A briefing on the violent rise of a new-old jihadist group in Algeria.
Algeria's ISLAMIC militants were finished. As recently as last summer, security officials thought they had subdued Islamic insurgents after nearly a decade of civil war. They were wrong. Nearly eight months ago, Algerian militants declared an alliance with Al Qaeda and have violently announced their resurgence with a wave of spectacular attacks. So far this year, at least 165 people have died in the ensuing political violence. The newly christened Al Qaeda in the Islamic Maghreb presents a new challenge – and not just in North Africa. Staff writer Jill Carroll reports on the rise of this new-old group of jihadists.
How did Al Qaeda emerge in North Africa?
The Algerian militant organization Salafist Group for Preaching and Combat, known by its French initials GSPC, officially joined Al Qaeda with the Sept. 11, 2006, announcement by Ayman Zawahiri, Al Qaeda's No. 2. Later, in a January statement, GSPC took on the name Al Qaeda in the Islamic Maghreb.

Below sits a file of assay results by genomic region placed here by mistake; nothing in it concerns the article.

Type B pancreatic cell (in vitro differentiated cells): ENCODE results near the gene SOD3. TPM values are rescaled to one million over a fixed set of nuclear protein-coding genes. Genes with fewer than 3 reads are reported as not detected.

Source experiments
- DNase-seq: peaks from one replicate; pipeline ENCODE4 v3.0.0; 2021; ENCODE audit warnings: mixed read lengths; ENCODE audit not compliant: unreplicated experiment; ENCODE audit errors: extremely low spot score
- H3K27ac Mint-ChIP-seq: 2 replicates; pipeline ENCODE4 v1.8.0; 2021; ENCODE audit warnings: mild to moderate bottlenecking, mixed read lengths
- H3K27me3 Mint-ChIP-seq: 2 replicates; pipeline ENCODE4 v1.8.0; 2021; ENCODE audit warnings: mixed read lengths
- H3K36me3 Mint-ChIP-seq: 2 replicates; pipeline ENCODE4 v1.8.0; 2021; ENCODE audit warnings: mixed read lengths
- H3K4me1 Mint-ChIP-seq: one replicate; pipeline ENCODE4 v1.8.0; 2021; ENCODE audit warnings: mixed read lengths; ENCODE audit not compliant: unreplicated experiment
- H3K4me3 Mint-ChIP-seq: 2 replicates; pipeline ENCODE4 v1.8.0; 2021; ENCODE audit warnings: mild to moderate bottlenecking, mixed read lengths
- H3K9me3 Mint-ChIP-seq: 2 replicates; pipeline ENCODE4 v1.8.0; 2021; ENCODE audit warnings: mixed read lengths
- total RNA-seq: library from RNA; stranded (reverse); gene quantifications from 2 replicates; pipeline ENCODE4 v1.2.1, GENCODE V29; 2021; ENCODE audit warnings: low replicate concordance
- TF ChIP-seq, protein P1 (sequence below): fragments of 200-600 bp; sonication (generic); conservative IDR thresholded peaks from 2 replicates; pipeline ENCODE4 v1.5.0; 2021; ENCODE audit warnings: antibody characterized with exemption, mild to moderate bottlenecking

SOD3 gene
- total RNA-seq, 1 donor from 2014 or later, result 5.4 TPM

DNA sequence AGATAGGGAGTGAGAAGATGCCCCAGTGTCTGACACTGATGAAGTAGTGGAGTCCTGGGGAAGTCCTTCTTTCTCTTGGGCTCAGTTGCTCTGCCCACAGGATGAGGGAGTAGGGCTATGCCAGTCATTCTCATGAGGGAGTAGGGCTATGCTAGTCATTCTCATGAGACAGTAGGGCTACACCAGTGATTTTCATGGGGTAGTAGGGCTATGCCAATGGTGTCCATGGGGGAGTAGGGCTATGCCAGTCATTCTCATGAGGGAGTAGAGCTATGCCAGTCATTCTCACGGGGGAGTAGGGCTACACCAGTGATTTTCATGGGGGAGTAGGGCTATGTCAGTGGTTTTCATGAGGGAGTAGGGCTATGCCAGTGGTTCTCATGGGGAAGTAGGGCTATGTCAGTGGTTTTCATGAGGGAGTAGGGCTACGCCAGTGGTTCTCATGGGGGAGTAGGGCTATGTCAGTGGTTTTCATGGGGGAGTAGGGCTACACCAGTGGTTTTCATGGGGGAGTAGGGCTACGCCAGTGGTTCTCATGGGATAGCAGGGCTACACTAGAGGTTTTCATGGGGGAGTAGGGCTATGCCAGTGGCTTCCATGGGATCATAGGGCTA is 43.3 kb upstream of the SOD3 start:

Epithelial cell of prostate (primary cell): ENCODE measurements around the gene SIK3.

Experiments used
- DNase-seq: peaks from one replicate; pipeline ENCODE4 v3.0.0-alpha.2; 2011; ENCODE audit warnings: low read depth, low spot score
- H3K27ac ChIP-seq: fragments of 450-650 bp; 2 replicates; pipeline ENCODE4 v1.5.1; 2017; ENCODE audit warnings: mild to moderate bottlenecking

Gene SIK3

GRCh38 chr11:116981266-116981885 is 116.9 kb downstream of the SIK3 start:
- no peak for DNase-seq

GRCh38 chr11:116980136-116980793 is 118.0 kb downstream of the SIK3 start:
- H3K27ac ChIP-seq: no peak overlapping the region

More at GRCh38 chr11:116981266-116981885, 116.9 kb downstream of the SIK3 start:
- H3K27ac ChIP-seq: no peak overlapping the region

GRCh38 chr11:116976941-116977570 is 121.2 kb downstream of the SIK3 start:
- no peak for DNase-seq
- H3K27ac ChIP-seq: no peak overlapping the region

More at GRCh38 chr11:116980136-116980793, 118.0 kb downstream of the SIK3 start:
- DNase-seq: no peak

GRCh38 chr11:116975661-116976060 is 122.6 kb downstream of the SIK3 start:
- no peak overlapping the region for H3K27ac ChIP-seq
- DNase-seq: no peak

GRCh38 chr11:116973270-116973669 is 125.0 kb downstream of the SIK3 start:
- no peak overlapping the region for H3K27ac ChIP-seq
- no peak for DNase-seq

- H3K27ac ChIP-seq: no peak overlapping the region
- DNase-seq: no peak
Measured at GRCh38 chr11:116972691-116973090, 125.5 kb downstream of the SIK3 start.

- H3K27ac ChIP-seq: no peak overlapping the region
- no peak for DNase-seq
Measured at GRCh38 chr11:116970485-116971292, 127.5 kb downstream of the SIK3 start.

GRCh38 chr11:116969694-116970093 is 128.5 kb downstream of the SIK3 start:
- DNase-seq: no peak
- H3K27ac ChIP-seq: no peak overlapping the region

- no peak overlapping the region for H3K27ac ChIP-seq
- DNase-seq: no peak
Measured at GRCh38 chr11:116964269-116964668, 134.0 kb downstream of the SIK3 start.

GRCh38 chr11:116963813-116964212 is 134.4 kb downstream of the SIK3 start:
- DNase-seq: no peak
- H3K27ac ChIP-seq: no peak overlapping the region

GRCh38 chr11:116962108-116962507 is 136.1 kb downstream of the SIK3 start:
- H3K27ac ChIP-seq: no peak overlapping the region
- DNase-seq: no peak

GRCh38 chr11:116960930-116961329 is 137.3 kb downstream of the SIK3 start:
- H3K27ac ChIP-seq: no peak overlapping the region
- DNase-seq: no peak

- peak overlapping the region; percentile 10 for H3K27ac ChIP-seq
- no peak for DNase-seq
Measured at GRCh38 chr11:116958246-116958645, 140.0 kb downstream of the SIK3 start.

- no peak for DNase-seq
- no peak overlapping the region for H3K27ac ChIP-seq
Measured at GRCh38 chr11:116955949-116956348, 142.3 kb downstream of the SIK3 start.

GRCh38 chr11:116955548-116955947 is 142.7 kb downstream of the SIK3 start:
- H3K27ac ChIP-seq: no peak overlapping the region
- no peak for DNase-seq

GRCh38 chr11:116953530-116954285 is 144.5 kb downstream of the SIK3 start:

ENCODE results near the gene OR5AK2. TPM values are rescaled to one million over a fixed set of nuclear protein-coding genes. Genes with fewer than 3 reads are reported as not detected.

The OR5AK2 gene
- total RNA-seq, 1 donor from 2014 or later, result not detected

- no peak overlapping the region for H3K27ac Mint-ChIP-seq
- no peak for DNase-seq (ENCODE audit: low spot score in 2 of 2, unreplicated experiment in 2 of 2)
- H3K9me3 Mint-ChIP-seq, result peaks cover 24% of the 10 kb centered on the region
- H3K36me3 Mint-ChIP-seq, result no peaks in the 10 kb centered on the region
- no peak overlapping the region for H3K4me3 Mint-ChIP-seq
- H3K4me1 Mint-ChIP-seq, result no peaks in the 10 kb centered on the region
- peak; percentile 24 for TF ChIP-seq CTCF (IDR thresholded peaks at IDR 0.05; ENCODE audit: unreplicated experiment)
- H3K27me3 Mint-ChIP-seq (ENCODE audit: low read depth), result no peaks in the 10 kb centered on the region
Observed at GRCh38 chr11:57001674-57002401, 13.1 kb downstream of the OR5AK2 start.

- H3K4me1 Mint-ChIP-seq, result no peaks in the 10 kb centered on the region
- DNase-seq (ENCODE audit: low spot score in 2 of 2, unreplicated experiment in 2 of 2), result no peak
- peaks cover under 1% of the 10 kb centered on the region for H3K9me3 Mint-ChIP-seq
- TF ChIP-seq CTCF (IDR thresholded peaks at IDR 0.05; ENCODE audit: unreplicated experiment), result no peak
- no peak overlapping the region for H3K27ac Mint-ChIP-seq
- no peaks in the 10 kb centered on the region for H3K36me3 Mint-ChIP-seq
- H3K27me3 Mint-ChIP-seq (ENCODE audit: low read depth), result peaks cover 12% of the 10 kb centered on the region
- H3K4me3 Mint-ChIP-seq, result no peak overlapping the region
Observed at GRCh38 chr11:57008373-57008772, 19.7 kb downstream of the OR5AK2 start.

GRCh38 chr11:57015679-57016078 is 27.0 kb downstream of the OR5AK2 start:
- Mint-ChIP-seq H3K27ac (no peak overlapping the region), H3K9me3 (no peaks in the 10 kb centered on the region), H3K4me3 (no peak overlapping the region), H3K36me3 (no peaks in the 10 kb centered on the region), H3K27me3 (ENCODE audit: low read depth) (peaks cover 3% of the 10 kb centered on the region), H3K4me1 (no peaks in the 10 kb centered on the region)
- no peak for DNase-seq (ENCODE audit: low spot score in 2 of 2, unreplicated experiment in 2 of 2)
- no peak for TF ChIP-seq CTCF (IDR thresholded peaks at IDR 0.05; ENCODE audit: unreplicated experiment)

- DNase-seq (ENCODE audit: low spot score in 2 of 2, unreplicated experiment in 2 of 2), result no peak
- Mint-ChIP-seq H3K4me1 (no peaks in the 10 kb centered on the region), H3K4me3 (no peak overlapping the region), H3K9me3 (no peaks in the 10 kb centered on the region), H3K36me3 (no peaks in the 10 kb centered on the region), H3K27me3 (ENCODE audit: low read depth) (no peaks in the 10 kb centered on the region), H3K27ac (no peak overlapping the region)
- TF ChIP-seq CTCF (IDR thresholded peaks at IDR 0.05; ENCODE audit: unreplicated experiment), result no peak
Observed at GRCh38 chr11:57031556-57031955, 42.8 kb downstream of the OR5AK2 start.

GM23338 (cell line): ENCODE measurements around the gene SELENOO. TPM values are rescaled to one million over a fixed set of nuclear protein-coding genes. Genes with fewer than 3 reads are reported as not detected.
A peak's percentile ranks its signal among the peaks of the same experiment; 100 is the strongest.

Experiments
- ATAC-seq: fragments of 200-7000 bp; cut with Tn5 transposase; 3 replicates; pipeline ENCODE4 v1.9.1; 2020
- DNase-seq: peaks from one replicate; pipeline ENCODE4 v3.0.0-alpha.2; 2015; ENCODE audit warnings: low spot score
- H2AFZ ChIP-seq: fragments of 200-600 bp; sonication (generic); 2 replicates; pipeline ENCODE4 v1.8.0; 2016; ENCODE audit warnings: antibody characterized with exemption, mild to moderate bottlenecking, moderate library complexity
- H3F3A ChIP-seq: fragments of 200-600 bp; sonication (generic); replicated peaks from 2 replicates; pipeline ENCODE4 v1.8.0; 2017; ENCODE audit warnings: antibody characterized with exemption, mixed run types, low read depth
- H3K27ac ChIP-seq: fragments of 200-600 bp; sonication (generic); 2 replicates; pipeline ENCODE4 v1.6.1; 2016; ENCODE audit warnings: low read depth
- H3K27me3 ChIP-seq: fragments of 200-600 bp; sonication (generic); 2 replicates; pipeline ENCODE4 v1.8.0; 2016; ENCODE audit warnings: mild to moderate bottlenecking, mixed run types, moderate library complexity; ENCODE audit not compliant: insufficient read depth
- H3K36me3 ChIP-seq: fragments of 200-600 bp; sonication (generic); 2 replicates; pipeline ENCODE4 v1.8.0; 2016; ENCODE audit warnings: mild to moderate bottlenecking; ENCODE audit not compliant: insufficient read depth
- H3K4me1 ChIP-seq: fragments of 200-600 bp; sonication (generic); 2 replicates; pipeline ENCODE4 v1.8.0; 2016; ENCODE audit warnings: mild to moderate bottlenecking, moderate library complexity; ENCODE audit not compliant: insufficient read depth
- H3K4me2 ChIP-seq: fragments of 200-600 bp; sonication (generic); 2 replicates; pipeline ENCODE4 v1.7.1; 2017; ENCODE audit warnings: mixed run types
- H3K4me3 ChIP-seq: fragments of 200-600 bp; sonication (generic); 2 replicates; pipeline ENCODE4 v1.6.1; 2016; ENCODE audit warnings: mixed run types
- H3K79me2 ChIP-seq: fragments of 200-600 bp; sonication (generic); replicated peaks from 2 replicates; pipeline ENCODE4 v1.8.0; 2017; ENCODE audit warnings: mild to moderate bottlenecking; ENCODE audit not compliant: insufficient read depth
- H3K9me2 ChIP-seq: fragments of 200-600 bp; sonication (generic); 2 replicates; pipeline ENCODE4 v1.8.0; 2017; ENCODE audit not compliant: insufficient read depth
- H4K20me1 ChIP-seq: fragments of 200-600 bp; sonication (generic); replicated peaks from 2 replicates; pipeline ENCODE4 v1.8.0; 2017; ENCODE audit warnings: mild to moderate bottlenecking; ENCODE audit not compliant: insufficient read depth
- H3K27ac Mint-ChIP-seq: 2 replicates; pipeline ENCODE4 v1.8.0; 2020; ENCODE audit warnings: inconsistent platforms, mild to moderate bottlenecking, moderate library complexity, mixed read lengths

With its new moniker and broader, global aims came increased violence. Last month, suicide bombers targeted the Algerian capital, Algiers, killing at least 33 people in the deadliest attack in that city in at least five years.
But long before the official union was announced, Algeria's radical Islamists were building ties with Osama bin Laden's group, according to terrorist experts.
The founders of GSPC fought alongside other militants in Afghanistan against the Soviet Union in the 1980s. That battle not only gave rise to Al Qaeda, but dispersed fighters throughout the Middle East. The GSPC was formed in 1998 when its leaders split from Algeria's Armed Islamic Group, known by its French initials GIA. In 1993, a top member of Al Qaeda met with Islamist fighters starting to organize in Algeria and Mr. bin Laden gave factions of the GIA $40,000, Lawrence Wright reported in his new book, "The Looming Tower: Al Qaeda and the road to 9/11."
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